I have four lamps and a radio plugged into the two-prong outlet on this side of the room (plus there used to be an answering machine's transformer) but don't really need a power strip to make it easier to cut the power to them, as I seldom use more than one light and the radio at a time. It would be useful were I to prefer to use one, as the wall plug is away down behind the desk and hard to reach to pull the plug(s). Also, I could plug the answering machine transformer directly into one plug of the wall outlet, leaving it operating and the power strip into the other - and it's simpler to turn off one switch rather than pull half a dozen plugs. TV and portable heater or fan plugged into the two-pronger on the other side of the room.

Consider carefully before you throw the main switch when you leave the house for a while in a northern winter - do you really want to shut down your furnace/electrical heating system? And any time of the year ... if you have a freezer ... and how about a fridge - have you ever tried to get the smell of formerly rotted food out of a fridge?

Being frugal (also a bit lazy) I prefer the candle to a series of matches or a lighter to check for drafts around the doors, windows, any cracks in the walls, between walls and floors (holding a piece of cardboard under horizontal candle to catch drips), etc. ... and don't forget the access door into the attic on the ceiling, if you have one of them. The insulation above the living area in the townhouse in the city was only about half thick enough ... but there was none on that hatch! I figure that one wants to carry out the exercise when there's a fairly hefty wind blowing from the direction of the side of the house that one's checking.

If you have a fireplace that has a damper to cut off the hole in the chimney, make sure that it's closed when you're not using the fireplace ... I'm not saying that you could roast marshmallows over the top of the chimney ... but if you were a bird, you might like to warm your tail-feathers in all of the warm air that convects up that flue (should I say, " ... flew up that flue"?). Lacking a damper ... you might choose to fill a tough plastic bag with batt insulation, some old clothes, etc. to stuff up that hole when you're not using the fireplace ... they're notorious wasters of heat.

The dryer in the city had a switch box on the vent, up near the ceiling of the basement near the vent exit, with another tube leading a few feet out into the basement. Hang an old pair of pantyhose on that end, cleaning and washing it occasionally, plus replacing it. Depending on how often I'd run the dryer and lacking a hygrometer (a good investment, I figure) I wouldn't want to vent more than a couple of loads' moisture at a time into the basement, fearing adding too much humidity, leading to mould ... but having moist air in a house makes us willing to tolerate lower heat levels, since there's less evaporation of perspiration ... and it's easier on furniture, for the relative humidity in many northern homes in winter is lower than in the desert. What better way to add some moisture than venting the moisture from the dryer into the house? Since moving here where there's a clothesline, I hang clothes outside till it gets quite cold ... let the sun and wind get the job done ... for free: saves precious energy.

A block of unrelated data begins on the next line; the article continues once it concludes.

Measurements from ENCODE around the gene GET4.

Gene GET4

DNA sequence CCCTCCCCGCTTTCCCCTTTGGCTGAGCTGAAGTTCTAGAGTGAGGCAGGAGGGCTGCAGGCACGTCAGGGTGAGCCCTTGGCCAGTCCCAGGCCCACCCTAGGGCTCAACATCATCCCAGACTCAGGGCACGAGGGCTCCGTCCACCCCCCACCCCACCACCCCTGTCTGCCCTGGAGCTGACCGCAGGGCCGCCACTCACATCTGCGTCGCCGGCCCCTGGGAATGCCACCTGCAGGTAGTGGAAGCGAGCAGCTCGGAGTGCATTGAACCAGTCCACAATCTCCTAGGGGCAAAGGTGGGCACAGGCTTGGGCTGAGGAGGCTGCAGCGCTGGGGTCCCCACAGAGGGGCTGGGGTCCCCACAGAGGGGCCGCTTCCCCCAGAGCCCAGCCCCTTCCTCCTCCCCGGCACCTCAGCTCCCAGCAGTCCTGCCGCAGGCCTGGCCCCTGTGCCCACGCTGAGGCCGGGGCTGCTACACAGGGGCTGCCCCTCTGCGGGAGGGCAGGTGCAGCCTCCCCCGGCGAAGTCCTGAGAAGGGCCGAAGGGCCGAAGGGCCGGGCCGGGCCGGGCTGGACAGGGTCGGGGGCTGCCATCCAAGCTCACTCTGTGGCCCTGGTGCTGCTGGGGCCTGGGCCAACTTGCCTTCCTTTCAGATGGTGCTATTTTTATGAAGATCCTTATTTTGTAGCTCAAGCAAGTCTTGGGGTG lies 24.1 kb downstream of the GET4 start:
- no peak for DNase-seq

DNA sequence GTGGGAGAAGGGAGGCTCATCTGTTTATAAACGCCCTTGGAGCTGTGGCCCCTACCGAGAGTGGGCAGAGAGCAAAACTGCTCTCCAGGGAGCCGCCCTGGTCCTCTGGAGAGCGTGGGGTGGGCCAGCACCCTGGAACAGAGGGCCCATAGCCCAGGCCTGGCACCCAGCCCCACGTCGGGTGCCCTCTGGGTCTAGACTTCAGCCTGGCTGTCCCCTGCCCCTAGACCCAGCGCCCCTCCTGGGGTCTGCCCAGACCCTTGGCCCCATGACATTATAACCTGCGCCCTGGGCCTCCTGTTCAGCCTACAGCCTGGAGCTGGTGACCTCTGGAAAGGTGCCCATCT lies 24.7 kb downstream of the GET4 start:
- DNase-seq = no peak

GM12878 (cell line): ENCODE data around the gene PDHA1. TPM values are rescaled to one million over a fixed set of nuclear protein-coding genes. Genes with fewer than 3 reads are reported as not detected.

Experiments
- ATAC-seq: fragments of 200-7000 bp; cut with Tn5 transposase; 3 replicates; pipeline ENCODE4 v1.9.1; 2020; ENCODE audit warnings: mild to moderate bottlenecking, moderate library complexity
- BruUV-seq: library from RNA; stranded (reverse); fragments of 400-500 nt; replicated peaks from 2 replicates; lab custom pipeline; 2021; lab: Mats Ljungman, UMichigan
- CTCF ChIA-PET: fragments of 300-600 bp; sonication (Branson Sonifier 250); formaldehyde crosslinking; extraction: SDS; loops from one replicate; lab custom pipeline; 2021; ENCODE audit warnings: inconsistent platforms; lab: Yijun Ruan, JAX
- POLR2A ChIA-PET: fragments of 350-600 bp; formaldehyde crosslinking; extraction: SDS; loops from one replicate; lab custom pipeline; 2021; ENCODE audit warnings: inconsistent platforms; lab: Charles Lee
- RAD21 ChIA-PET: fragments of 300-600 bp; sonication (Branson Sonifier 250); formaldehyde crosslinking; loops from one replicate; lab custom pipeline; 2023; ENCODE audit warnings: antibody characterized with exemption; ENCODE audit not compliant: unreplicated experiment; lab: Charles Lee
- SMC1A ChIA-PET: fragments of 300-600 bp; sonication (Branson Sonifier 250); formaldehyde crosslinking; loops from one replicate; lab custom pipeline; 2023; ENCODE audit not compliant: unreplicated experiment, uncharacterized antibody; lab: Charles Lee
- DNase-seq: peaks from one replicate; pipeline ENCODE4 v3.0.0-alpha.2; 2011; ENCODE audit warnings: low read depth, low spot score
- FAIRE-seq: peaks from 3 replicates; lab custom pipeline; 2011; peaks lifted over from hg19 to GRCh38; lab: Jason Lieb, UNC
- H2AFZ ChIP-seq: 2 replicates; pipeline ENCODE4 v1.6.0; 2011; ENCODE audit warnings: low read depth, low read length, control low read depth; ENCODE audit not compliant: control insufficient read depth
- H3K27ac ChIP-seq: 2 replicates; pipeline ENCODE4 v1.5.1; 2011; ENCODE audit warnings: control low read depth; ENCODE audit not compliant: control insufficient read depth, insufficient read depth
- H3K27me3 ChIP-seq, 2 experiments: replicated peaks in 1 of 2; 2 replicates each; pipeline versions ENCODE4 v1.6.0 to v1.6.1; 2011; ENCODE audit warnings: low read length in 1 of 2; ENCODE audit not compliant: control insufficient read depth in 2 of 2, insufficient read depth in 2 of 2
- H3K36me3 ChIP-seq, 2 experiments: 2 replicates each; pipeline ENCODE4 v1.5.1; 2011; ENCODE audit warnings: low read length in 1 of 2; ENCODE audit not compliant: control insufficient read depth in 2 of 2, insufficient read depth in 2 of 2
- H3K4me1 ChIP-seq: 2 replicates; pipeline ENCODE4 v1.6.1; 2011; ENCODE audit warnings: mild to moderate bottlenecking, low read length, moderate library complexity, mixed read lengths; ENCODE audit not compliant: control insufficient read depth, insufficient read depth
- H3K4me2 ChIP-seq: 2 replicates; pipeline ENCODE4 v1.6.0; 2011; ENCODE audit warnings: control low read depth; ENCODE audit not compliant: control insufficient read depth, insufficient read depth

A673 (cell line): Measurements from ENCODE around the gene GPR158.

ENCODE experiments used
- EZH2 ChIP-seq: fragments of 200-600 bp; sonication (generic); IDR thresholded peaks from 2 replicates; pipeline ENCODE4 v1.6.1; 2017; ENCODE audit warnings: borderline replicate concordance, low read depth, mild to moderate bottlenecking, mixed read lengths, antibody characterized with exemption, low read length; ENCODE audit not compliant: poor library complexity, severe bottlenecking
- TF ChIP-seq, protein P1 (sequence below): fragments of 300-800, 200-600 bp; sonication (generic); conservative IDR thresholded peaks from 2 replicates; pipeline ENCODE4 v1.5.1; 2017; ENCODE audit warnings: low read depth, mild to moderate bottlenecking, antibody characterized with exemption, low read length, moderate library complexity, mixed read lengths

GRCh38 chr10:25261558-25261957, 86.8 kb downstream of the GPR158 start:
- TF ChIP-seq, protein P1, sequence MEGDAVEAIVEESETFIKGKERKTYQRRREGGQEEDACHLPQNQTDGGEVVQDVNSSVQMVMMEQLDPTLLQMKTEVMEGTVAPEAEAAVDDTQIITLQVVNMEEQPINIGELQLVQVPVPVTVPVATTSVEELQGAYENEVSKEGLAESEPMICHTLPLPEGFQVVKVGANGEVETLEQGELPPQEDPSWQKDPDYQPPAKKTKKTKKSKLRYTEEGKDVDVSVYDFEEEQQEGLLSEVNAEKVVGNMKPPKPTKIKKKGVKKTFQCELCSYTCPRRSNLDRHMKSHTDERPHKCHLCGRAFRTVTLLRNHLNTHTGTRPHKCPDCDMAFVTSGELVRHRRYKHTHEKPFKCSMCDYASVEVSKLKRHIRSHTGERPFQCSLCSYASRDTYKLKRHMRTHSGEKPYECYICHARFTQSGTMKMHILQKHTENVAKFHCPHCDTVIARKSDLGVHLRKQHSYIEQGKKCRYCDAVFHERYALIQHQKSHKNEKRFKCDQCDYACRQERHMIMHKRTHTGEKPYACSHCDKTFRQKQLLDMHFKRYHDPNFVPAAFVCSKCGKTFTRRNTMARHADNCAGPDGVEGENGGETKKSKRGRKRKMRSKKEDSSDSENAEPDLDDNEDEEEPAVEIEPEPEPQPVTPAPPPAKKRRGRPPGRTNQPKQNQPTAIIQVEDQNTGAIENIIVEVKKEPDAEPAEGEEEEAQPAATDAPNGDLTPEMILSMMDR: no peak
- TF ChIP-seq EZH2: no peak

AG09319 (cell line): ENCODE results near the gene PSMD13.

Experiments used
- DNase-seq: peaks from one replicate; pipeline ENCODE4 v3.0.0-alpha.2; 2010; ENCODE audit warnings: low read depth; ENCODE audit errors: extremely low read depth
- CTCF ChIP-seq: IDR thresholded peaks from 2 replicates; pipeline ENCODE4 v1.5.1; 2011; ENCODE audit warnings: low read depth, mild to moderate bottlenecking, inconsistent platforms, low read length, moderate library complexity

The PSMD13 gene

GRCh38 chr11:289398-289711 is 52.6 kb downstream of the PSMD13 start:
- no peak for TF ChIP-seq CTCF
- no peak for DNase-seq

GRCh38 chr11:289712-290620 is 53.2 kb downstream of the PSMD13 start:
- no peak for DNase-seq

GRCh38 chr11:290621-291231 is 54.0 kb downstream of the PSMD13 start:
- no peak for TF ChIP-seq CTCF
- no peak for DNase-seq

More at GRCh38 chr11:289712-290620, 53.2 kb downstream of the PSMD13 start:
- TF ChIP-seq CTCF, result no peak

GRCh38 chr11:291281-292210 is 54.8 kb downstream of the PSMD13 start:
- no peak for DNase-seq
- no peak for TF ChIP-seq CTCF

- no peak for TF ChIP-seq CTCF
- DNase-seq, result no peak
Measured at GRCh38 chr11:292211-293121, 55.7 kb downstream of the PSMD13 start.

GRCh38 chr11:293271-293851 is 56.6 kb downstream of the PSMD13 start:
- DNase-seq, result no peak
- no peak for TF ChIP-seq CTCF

In Japan, many homes have a framed projection above south-facing windows just far enough out that it allows sun to enter most of the window in winter, but cuts it off during much of the hot part of the day in summer.

Good wishes for keeping more of the former cost of heating and cooling in your pocket.

As many northerners like to spend winters in the south ... I've been trying to find someone who'd like to spend summers in AZ (or FL) and winters in Ontario, to trade housing with him/her seasonally. So far without success: let me know if you hear of such a person, please.

ole joyful


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RE: Winter heating tip

"Consider carefully before you throw the main switch when you leave the house for a while in a northern winter - do you really want to shut down your furnace/electrical heating system? And any time of the year ... if you have a freezer ... and how about a fridge - have you ever tried to get the smell of formerly rotted food out of a fridge?"

No I did not say to toss the MAIN.

I said flip breakers.

It beats going around the house unplugging everything and removing chargers from outlets. Keep the breaker on for things like the fridge if you are keeping food in it, like if you are only leaving for a three day holiday weekend. Keep the heat on if you live in an area that experiences freezing. (Set to low of course!) If you are leaving for the whole summer or winter season you would empty out the fridge anyway before you leave.

I've worked at a lot of places where we had to flip breakers every night before we left. The one or two that had to be left on were marked with tape so that those employees who could not read or who could not read English knew which ones did not get flipped. You could do that at home too to make it easier than having to always read the little labels next to the breakers.

I really do not think it is a good idea to put pantyhose over a dryer vent. It impedes airflow and causes the dryer to work harder.